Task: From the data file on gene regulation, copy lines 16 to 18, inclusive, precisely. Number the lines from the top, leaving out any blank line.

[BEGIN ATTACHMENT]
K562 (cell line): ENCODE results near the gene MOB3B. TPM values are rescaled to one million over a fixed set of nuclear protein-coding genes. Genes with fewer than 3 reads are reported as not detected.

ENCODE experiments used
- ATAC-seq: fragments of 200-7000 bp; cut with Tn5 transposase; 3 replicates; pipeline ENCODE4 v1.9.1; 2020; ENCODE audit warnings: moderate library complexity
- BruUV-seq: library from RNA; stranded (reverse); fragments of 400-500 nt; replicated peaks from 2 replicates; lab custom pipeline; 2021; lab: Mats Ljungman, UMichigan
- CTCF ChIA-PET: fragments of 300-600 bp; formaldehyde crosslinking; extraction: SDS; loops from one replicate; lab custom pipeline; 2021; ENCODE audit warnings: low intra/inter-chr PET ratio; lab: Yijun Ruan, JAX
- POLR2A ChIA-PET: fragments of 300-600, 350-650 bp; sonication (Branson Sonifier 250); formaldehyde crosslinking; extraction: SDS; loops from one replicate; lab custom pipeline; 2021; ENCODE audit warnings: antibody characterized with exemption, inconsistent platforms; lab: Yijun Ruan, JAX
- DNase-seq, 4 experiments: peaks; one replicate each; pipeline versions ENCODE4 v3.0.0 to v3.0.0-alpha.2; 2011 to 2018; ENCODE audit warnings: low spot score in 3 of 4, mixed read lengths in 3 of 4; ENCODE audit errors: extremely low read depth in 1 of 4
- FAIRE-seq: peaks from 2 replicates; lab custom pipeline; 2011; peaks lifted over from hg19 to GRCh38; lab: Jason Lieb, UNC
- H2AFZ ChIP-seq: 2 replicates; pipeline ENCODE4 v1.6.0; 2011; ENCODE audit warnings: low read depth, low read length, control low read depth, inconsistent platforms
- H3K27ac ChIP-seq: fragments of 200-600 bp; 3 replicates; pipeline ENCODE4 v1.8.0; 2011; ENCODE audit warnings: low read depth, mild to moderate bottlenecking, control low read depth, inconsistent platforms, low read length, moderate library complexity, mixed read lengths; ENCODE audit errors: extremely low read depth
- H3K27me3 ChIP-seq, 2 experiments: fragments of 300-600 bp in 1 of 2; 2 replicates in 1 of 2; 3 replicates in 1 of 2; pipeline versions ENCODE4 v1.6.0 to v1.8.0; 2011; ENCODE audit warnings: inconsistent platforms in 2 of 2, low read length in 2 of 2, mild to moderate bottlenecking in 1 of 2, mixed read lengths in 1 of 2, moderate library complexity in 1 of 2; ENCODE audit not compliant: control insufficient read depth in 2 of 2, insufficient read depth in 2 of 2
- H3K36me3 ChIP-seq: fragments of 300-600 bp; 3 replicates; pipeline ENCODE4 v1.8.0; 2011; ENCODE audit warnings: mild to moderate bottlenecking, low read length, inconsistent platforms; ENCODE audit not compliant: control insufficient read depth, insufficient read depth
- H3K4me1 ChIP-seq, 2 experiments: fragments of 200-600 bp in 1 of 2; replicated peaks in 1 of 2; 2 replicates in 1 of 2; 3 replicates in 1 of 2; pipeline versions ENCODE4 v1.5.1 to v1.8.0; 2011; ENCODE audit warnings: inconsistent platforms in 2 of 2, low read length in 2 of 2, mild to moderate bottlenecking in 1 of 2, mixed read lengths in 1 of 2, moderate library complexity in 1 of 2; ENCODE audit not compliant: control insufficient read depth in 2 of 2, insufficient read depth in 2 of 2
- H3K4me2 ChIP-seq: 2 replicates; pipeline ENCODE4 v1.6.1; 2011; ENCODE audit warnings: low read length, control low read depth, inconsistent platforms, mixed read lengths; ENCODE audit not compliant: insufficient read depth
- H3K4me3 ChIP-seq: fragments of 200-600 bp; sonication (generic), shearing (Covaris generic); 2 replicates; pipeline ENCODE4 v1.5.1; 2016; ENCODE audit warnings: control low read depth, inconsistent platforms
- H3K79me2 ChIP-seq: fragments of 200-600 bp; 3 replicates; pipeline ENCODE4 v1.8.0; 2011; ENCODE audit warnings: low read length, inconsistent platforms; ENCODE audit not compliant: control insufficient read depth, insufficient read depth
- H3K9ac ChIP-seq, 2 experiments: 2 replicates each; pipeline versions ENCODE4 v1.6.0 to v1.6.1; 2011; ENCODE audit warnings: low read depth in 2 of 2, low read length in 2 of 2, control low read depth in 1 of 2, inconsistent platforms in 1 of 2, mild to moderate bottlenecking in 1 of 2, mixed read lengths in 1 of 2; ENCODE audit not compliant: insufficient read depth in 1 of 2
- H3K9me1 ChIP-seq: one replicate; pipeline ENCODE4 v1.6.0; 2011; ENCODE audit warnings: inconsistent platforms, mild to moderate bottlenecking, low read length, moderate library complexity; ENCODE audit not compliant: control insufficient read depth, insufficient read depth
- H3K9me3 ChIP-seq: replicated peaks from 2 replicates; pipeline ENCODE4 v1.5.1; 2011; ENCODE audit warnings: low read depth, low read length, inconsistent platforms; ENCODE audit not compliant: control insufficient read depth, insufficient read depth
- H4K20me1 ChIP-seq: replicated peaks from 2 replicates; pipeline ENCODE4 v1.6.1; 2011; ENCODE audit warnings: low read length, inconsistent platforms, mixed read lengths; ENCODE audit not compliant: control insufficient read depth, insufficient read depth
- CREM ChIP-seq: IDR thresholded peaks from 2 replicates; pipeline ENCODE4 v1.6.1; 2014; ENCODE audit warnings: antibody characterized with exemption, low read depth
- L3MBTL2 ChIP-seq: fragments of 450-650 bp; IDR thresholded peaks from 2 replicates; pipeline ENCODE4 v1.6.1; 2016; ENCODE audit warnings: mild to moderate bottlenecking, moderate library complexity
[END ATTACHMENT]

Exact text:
- H3K79me2 ChIP-seq: fragments of 200-600 bp; 3 replicates; pipeline ENCODE4 v1.8.0; 2011; ENCODE audit warnings: low read length, inconsistent platforms; ENCODE audit not compliant: control insufficient read depth, insufficient read depth
- H3K9ac ChIP-seq, 2 experiments: 2 replicates each; pipeline versions ENCODE4 v1.6.0 to v1.6.1; 2011; ENCODE audit warnings: low read depth in 2 of 2, low read length in 2 of 2, control low read depth in 1 of 2, inconsistent platforms in 1 of 2, mild to moderate bottlenecking in 1 of 2, mixed read lengths in 1 of 2; ENCODE audit not compliant: insufficient read depth in 1 of 2
- H3K9me1 ChIP-seq: one replicate; pipeline ENCODE4 v1.6.0; 2011; ENCODE audit warnings: inconsistent platforms, mild to moderate bottlenecking, low read length, moderate library complexity; ENCODE audit not compliant: control insufficient read depth, insufficient read depth